One hundred and four degrees. Thunderheads building. Alien that I am, I study the geometry of center-pivot irrigation and oil and gas fields all the way here, trying to read tea leaves, wondering about meanings, even though it’s only alfalfa, soybeans and service roads.
Short stories by T.C. Boyle sparkle and crack and require less craning of the neck, the page easier to see than the sprawl of Texas through the tight aperture of the airplane window. I read Modern Love, Greasy Lake and Sorry Fugu as we approach the fourth largest city in the U.S. If I were a millionaire, I would fly around more to take iPhone photos of road cuts and subdivision plats from the air, showcasing our dusty quilts of utility and greed. I am in awe of how much T.C. Boyle has written — and how well — in less than one more year of life than I.
George H.W. Bush and Barbara live here, I have read, when they’re not in Maine. I stay at a hotel connected by a “skybridge” with the MD Anderson Cancer Center, but I can feel the throbbing economic pulse of this all-business city, 20,000 working at MD Anderson alone, with 28,000 admissions last year. In the Texas way, Houston for sure, everything is big. Wikipedia calls it a global city with a most diverse population, a giant port and a gamut of Fortune 500 companies second only to New York. I see the Minute Maid baseball stadium as I near downtown.
I was last here in 1984, traveling with the Walter Mondale presidential campaign because New Mexico Gov. Toney Anaya was giving him a hand for the Hispanic vote. I was thoroughly in the bubble: campaign planes and buses, overnight at the Four Seasons; telephone in the bathroom with Texas-thick towels.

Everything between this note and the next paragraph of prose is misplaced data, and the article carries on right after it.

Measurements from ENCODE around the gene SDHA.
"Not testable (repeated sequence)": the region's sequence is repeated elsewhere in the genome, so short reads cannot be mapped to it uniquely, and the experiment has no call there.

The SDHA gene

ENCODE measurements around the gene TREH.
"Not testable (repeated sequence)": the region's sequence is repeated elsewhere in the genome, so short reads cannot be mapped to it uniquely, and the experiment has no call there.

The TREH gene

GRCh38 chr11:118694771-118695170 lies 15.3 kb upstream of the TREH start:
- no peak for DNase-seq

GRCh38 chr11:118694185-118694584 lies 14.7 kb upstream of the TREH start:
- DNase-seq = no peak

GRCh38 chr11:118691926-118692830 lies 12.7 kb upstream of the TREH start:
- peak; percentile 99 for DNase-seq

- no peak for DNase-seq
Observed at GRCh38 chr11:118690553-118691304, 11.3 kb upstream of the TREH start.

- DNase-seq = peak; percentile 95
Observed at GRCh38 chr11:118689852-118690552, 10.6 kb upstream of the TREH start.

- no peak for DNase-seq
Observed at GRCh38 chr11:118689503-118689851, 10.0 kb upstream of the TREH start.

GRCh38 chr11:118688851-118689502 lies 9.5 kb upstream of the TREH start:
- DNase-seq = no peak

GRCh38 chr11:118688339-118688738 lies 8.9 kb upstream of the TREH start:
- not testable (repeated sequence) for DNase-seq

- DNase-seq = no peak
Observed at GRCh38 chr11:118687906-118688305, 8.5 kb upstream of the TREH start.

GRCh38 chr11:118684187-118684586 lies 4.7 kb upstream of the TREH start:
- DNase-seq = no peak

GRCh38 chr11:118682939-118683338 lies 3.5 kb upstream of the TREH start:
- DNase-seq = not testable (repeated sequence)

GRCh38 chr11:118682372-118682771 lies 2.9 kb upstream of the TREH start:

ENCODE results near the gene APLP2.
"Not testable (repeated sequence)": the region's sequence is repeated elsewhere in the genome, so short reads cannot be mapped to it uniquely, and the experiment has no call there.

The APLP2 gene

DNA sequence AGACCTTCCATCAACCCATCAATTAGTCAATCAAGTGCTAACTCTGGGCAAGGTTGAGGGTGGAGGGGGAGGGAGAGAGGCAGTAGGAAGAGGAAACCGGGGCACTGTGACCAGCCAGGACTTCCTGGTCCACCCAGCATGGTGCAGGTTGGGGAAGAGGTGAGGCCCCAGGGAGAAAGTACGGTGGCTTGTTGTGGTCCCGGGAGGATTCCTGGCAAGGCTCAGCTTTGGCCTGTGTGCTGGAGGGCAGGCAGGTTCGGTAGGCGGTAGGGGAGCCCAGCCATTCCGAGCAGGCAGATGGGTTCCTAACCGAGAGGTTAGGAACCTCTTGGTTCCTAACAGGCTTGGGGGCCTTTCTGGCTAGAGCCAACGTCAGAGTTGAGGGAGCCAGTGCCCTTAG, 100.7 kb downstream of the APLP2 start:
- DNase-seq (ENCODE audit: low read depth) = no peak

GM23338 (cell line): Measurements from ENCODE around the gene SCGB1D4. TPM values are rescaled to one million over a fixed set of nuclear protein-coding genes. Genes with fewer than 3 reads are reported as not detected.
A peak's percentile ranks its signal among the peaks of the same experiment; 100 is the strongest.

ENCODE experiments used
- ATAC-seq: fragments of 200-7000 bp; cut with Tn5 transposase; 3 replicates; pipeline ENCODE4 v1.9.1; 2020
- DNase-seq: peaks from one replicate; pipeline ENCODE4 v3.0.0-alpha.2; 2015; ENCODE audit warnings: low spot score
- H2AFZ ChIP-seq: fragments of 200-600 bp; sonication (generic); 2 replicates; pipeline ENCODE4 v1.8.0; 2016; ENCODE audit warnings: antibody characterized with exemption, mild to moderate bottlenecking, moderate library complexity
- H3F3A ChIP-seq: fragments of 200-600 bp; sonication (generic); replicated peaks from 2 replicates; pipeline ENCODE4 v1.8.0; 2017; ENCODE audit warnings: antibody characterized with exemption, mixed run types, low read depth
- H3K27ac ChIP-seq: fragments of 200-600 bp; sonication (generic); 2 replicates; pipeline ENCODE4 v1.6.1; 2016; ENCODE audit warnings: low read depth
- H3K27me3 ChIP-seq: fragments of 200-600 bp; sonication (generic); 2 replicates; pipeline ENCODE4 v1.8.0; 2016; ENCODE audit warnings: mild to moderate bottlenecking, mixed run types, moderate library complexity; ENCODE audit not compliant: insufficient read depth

I am here now in a nice but more modest hotel for cancer treatment next door. I hope I fare better than Mondale in ’84. I get good news on Wednesday but see later on Twitter that kindly old Jimmy Carter is being treated for cancer east of me, in Atlanta.
Thunder booms more deeply and broadly here than in New Mexico. I think it is the aural effect of the humidity. It wakes me at 5 a.m., storm rolling in from the gulf. The picture window in my hotel room shakes. I, from one-story, flat-roofed New Mexico, am already intimidated by the thunderous water pressure 10 floors up in this near tropical city.
I drink orange juice at a table on the skybridge as hundreds of MD Anderson staff stream through in the morning to jobs in the “main building.” Many wear white coats and most of the white coats look down at their phones as they walk. Thinking of the old chewing gum saying, I think this probably is a good sign of medical dexterity, too.
The hotel is finely geared for cancer patients. You overhear people talking about melanoma and pills and scans as you pass in the halls. One man sighs at the dinner table and says, “Lots of developments,” when the waiter asks how his day has gone. Most of the cancer-battlers I see, however, are polite and intentionally cheery. I get good wishes wherever I go. You can tell in the restaurant that the place is full of careful eaters. The staff seems to be instructed that their customers might not be feeling well.
I see all kinds of people, all ages, many degrees of sickness, hurting and wrapped in blankets to tanned and taking two steps at a time. I probably do not see the sickest, including children, but I fear the guant-faced, silent families camped out in waiting rooms, trying to sleep on chairs, are theirs.
I imagine we share a password in our battles against chaotic cells. I guess the password is hope.